Life in downtown DC is often marked by spin… as in putting a positive spin on everything, no matter what. It’s become a tired tool of politicians, a nuisance to the average citizen. Looking at spin through eyes of faith though… one can draw some redeeming qualities from the concept. In my last post, “When autumn leaves fall,” I mused on a classical concept of the spiritual life: mortification. Yesterday, in the readings for mass, St. Paul advises the Romans (8:13), “if you mortify the ways of the flesh through the power of the Spirit, you will have life.” In a seemingly curious pairing, the Gospel then has Jesus admonishing the synagogue leaders that it is indeed acceptable to heal on the sabbath (Lk 13:10-17). Understanding the pairing of these two readings can help us find a healthy positive spin on mortification.
The Jewish authorities we encounter in the Gospel had become cynical, jaded, and afraid. I don’t think any of them woke up each day and decided to be that way. Actually, if you think of it, there were lots of very natural, understandable reasons for it. They had been, for centuries, a subjugated people. First the Babylonians, then the Persians, the Greeks, then finally the Romans. While they had their own local “king” (Herod), he was a turncoat and Roman puppet. As if being a conquered people wasn’t enough, their province was one of the poorest, most backwater regions of the Roman Empire. Had God abandoned them? Even in the leadership classes, daily existence must’ve been marked by fear, anxiety, cynicism and a host of other negative emotions. And isn’t that precisely what Paul is referring to as, “the ways of the flesh” (opera corporis). Typically, readers see that phrase and think of sexual morality, but it’s really broader than that. The Knox translation of Romans actually phrases it, “the ways of nature,” which helps us gain a broader understanding.
For human beings, bound to this earth, mortal… fear, anxiety, the “fight or flight” mentality is indeed the way of nature/the flesh… and this is the limit, the chain, from which Jesus came to set us free! If that’s what was motivating the synagogue officials, then despite all their observances of the law, they weren’t really practicing mortification. During Lent, one of the authors in the Office of Readings reminds us that the true goal of fasting must always be heaven itself; and likewise all forms of mortification. Put another way: consider today’s Psalm 37 in the Office of Readings, “Do not fret because of the wicked; do not envy those who do evil: for they wither quickly like grass and fade like the green of the fields… If you find your delight in the Lord, he will grant your heart’s desire.” Saint Paul continues the lesson in today’s mass reading (Rm 8:18), “I consider that the sufferings of this present time are as nothing compared with the glory revealed for us.”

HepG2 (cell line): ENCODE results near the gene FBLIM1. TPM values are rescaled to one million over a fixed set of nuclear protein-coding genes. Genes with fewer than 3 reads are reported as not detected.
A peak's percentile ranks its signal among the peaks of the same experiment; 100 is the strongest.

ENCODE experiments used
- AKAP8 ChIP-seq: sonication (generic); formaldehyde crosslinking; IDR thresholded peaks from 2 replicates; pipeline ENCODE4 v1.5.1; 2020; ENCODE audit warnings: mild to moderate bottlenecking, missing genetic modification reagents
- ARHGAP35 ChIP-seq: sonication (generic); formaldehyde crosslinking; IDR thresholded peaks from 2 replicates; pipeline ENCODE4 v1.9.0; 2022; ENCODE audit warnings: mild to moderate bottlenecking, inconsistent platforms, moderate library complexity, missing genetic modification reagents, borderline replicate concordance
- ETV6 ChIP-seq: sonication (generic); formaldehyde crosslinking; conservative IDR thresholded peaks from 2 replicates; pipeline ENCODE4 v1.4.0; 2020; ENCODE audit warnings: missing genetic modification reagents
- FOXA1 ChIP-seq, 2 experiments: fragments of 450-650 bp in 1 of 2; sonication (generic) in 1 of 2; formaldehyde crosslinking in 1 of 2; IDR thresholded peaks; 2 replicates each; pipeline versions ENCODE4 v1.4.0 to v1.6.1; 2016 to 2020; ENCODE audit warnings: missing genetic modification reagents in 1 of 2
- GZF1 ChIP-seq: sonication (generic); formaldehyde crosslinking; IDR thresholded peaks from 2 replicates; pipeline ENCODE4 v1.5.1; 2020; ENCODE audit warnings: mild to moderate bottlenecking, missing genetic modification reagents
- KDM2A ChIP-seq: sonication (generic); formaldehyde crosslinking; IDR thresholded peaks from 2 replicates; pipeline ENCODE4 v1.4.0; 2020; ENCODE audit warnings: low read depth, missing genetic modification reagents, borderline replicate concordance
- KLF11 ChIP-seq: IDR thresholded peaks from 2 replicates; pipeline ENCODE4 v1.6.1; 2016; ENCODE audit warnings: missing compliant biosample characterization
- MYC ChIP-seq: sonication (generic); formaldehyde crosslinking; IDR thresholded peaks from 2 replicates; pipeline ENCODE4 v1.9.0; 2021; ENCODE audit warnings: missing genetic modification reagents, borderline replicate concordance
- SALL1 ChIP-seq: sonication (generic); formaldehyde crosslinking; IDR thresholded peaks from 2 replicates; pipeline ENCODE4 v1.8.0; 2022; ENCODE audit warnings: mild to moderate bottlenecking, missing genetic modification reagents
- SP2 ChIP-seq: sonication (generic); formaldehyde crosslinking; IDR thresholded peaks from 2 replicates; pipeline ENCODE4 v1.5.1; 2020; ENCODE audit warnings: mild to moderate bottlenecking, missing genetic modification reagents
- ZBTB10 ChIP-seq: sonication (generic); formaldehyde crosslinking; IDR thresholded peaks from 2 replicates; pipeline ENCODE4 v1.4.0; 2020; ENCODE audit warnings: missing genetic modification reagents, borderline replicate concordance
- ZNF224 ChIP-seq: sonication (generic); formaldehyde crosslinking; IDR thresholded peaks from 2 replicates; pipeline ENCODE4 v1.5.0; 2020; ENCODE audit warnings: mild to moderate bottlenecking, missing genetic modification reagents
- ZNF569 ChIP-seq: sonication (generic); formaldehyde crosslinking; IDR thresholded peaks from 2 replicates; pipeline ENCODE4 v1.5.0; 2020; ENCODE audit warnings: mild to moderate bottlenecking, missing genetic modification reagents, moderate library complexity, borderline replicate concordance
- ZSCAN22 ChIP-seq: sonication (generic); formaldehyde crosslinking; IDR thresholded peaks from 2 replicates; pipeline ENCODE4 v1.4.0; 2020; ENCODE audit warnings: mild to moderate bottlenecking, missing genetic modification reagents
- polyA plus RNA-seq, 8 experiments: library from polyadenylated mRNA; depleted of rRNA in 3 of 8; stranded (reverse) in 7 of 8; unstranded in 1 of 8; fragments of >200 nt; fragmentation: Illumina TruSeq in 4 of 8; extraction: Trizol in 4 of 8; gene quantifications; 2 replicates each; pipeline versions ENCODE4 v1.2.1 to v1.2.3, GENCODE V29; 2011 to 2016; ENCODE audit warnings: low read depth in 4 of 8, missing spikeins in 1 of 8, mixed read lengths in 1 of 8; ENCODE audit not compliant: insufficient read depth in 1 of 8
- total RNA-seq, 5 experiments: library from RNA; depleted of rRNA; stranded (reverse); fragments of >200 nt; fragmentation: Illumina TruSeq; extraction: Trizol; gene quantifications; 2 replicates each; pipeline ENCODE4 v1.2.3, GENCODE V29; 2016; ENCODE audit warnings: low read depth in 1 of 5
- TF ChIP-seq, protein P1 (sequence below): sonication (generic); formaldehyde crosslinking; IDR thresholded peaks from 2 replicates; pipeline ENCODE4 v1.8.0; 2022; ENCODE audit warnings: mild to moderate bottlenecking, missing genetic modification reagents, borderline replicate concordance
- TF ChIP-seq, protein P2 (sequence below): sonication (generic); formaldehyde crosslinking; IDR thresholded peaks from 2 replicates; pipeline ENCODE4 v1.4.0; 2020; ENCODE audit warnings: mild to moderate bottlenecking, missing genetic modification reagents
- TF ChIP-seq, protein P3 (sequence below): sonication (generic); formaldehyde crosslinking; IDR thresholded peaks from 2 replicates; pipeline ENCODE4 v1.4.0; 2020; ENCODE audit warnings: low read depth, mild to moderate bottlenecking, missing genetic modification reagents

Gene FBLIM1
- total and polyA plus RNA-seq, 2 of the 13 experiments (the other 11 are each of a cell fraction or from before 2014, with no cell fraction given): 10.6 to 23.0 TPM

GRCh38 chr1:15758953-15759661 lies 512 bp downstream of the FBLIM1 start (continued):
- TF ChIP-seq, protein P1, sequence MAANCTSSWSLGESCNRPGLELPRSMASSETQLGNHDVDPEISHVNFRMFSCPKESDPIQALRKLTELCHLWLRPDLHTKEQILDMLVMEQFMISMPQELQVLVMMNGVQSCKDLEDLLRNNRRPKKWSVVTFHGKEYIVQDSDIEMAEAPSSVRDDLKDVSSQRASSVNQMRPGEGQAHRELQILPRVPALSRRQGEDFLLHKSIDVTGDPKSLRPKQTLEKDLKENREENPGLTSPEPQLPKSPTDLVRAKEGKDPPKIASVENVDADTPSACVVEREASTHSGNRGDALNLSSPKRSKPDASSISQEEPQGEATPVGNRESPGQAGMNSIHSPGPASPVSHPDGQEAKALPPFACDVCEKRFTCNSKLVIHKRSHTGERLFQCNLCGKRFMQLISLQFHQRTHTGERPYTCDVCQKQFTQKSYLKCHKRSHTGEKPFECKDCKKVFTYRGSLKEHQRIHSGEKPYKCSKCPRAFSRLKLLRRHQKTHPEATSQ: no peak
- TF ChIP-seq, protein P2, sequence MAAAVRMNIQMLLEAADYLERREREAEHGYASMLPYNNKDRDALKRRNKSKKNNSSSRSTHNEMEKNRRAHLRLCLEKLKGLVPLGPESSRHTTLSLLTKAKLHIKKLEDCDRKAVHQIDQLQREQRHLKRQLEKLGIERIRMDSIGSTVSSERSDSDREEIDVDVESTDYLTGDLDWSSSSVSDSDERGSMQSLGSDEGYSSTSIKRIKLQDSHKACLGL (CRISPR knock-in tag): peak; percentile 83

In my own life, I find that certain fears and anxieties can be paralyzing, even tortuous. They must be defeated if I’m going to move forward on the pilgrimage to heaven. Most recently this came up with regard to a report I had to send downtown about our parish budget. It was an honest statement about the cost of deferred maintenance on our grounds, and the current state of finances. Worrying about it wasn’t doing me any good, wasn’t changing the situation… If anything it was hurting me: each time I tried to game out the possible outcomes it was like a lash on my back. So I forced myself not only to send the report but to go over it with the whole parish council. It was so liberating. I don’t know what the outcome will be… probably much more bland than any of my fears would’ve suggested… but whatever happens, the monkey is off my back and I’m free to pray, and rejoice now, no matter what may come tomorrow. I’ve got some other things rolling around in my prayers, long term stuff that’s been a weight on my shoulders for a couple of years actually. I’ve always assumed these issues were crosses, but if Jesus carries the cross for us, then maybe the weight I’m feeling isn’t so much the cross as the fears and anxieties I’ve been holding on to. Maybe mortification looks like, “letting go, and letting the dice fall where they may” (another phrase that’s been coming to me in prayer lately). As with so much of the spiritual life, the answer is… “we’ll see.”
Is all of this DC Spin from a DC priest? I don’t think so… I think it’s the Lord leading me to look at a classical Christian practice with renewed eyes of faith. I hope you find it helpful.